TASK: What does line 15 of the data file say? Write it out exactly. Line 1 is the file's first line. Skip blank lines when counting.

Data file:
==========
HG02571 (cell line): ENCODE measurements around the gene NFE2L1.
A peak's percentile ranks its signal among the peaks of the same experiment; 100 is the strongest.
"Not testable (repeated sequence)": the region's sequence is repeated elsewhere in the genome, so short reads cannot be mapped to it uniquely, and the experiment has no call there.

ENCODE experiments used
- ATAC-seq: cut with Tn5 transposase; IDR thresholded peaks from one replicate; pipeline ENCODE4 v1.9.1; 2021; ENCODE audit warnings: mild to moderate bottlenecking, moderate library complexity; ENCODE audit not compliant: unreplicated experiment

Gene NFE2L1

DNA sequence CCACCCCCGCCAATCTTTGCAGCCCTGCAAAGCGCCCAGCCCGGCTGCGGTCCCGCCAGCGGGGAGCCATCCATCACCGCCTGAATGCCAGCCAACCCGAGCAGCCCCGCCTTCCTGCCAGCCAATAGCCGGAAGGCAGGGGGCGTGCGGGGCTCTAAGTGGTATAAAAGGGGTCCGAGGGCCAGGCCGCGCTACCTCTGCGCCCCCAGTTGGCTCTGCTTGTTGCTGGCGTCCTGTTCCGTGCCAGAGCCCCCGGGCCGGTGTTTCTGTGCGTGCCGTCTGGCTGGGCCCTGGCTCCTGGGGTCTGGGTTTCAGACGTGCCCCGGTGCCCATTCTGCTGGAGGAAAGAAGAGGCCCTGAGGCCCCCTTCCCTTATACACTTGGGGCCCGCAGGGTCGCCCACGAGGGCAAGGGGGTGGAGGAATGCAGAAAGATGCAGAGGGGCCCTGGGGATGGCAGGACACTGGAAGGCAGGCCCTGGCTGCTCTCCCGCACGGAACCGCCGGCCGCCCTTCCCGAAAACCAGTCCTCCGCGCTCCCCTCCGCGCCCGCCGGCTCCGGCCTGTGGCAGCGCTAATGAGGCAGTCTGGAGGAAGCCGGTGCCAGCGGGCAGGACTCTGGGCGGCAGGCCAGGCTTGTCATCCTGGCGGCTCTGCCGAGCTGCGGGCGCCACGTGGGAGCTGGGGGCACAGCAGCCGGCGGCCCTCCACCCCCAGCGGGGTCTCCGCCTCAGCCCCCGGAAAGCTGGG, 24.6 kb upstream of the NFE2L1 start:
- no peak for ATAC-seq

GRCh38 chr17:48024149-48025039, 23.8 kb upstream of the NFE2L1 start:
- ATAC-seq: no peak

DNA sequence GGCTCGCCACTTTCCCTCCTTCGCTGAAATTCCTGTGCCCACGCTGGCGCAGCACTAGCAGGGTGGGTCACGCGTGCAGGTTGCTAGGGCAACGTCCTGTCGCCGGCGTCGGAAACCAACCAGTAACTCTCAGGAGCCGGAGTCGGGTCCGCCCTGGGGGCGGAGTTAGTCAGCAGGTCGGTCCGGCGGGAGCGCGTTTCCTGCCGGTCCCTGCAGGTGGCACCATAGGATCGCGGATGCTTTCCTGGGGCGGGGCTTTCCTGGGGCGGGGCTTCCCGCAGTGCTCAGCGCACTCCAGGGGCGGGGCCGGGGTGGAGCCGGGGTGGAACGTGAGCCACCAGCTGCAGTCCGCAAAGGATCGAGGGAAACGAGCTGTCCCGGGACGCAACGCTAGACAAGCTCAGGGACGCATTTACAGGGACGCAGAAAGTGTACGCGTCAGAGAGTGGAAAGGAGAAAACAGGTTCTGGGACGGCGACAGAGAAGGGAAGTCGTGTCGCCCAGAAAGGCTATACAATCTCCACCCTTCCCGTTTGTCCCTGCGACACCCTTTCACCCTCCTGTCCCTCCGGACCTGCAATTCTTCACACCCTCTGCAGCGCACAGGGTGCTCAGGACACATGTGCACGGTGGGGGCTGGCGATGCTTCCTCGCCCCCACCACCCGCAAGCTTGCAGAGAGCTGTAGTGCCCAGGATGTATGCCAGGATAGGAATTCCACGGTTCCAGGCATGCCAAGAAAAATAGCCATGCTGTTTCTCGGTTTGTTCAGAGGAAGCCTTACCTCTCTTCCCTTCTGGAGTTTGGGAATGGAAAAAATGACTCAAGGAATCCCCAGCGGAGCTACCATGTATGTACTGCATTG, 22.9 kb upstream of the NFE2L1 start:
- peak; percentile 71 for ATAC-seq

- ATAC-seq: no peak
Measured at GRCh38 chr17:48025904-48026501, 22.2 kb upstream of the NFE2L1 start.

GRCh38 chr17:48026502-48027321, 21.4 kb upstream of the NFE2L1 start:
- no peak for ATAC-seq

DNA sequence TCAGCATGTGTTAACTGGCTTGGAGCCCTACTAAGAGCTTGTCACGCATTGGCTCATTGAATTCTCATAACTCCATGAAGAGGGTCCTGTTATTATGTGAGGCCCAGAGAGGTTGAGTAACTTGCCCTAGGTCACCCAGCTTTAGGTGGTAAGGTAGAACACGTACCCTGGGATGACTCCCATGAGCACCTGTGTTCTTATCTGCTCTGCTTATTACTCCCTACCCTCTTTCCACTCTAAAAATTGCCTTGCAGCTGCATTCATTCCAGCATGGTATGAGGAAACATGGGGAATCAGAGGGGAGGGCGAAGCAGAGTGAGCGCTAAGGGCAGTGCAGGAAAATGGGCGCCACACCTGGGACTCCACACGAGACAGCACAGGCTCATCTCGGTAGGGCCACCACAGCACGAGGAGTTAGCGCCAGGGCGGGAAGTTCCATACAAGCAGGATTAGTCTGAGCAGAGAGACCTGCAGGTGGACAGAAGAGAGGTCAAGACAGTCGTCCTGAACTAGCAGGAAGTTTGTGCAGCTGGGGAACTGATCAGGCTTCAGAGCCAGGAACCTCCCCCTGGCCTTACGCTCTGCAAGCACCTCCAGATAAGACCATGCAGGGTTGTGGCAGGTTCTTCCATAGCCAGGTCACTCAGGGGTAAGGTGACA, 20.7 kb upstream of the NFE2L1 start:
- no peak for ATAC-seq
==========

GRCh38 chr17:48026502-48027321, 21.4 kb upstream of the NFE2L1 start: